where observation is concerned…

I’ve been taking in a lot of non-fiction lately, which, though unusual for me, is the stuff that’s got me fired up right now. Maybe it’s because, although my undergraduate education is over (the most palpable tragedy is the fact that my days of courses-browsing and textbook shopping at Labyrinth are at an end) I feel like I’m only just entering a new era in my life in which I learn, learn, learn.
I’ve been leaning heavily on two subjects. One is Russian history, which makes a lot of sense in terms of my imminent departure for Moscow. I read Lenin’s Tomb, about the fall of the Soviet Union, a very intimate and fascinating biography of Stalin, a history of the Revolution, and now I’m in the middle of a biography of Peter the Great recommended to me by a friend (who went to St. Petersburg on account of this book and by the way does a very accurate and hilarious Russian accent).
The other subject is medicine, and right now I’m reading a great history of medicine by Sherwin Nuland, a professor of surgery at Yale who apparently taught the history of the medicine to some lucky undergraduates (I hope not in my four years, that would have been yet another great professor I would have missed out on). The chapter I just finished on the origins of anesthesia was one I’d been really looking forward to. I had always sort of wondered where we got anesthesia and when. Nuland described the pre-anesthesia days of surgery as, not surprisingly, horrible and tortuous for the patient as well as for the surgeon, who had to do his healing work on a screaming, writhing patient and who found it hard to reconcile his mission as a doctor with the excruciating pain caused by his work. Though there was a very serious need for anesthesia, drugs like nitrous oxide (laughing gas) were in their earliest days, the 1840s, used for parties and entertainments for gentlemen before they were introduced into medicine. There’s a great advertisement in the book for a “Grand Exhibition” of laughing gas: “the effect of the gas is to make those who inhale it, either LAUGH, SING, DANCE, SPEAK OR FIGHT, etc etc… n.b. The Gas will be administered only to gentlemen of the first respectability. The object is to make the entertainment in every respect, a genteel affair.”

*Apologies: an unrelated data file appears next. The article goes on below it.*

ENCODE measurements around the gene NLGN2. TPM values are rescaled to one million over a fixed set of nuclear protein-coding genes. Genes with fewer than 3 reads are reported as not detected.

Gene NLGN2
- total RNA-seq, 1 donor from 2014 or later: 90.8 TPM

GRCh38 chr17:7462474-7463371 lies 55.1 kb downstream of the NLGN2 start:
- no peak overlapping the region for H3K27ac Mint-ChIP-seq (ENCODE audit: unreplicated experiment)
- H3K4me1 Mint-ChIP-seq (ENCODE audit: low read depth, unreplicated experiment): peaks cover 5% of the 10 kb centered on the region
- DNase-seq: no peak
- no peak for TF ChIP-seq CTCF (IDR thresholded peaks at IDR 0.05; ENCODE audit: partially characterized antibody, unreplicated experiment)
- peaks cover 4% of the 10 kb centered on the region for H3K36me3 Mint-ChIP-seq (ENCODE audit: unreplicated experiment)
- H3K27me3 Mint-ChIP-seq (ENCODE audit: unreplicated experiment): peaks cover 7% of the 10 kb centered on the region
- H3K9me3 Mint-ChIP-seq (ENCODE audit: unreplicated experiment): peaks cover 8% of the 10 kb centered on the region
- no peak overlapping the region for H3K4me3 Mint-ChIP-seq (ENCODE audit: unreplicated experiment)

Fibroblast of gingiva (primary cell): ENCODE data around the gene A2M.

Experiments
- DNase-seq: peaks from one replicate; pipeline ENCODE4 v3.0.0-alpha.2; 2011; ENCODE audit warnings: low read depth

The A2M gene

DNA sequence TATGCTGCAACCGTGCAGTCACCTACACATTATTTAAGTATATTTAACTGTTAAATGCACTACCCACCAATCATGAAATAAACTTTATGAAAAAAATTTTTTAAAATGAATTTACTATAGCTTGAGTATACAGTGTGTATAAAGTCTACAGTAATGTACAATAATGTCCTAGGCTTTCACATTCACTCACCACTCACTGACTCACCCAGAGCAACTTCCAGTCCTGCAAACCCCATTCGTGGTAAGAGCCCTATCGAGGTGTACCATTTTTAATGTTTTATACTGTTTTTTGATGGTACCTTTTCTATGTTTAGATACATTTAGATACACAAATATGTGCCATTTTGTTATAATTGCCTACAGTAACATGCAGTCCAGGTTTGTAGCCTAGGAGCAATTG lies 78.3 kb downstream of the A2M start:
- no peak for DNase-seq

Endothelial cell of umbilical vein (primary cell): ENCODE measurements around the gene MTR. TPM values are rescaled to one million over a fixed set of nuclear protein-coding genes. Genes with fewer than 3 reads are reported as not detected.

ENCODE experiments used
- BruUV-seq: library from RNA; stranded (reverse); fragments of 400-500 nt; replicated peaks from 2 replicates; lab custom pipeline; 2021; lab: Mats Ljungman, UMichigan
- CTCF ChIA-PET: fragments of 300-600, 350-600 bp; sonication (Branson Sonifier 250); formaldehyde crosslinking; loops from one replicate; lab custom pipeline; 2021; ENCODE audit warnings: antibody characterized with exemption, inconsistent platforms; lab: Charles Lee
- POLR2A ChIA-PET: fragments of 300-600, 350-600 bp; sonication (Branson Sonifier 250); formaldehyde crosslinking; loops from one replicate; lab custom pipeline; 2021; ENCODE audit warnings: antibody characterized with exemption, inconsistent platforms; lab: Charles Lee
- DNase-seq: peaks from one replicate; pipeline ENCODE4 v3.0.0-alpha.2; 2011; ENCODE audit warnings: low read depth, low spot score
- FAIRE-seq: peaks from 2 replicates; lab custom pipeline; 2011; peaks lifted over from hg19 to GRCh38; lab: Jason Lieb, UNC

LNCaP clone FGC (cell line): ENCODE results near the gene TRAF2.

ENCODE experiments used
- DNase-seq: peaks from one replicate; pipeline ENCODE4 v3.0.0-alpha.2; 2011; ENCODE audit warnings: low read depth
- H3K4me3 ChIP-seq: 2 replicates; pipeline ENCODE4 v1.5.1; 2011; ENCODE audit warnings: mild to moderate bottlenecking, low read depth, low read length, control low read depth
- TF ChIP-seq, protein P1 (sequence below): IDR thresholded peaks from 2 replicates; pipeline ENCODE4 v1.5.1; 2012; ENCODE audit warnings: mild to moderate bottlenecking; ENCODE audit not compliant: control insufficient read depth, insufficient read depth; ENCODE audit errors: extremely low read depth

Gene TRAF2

This chapter had another gem, which was a quote of Louis Pasteur’s inserted to explain how the “discovery” of anesthesia was more than just a lucky accident:
“Where observation is concerned, chance favors only the prepared mind.”
This made me think not only about science but about my upcoming trip to Russia and how my goal when I’m there, besides becoming fluent in Russian, will be to take away observations and insights about Russian life. It makes me feel that my preparation, with history books and with my attempt to improve my language with newspapers, books and TV in advance of my departure, is going to be worthwhile and is going to get my mind ready for making the most of the experience.

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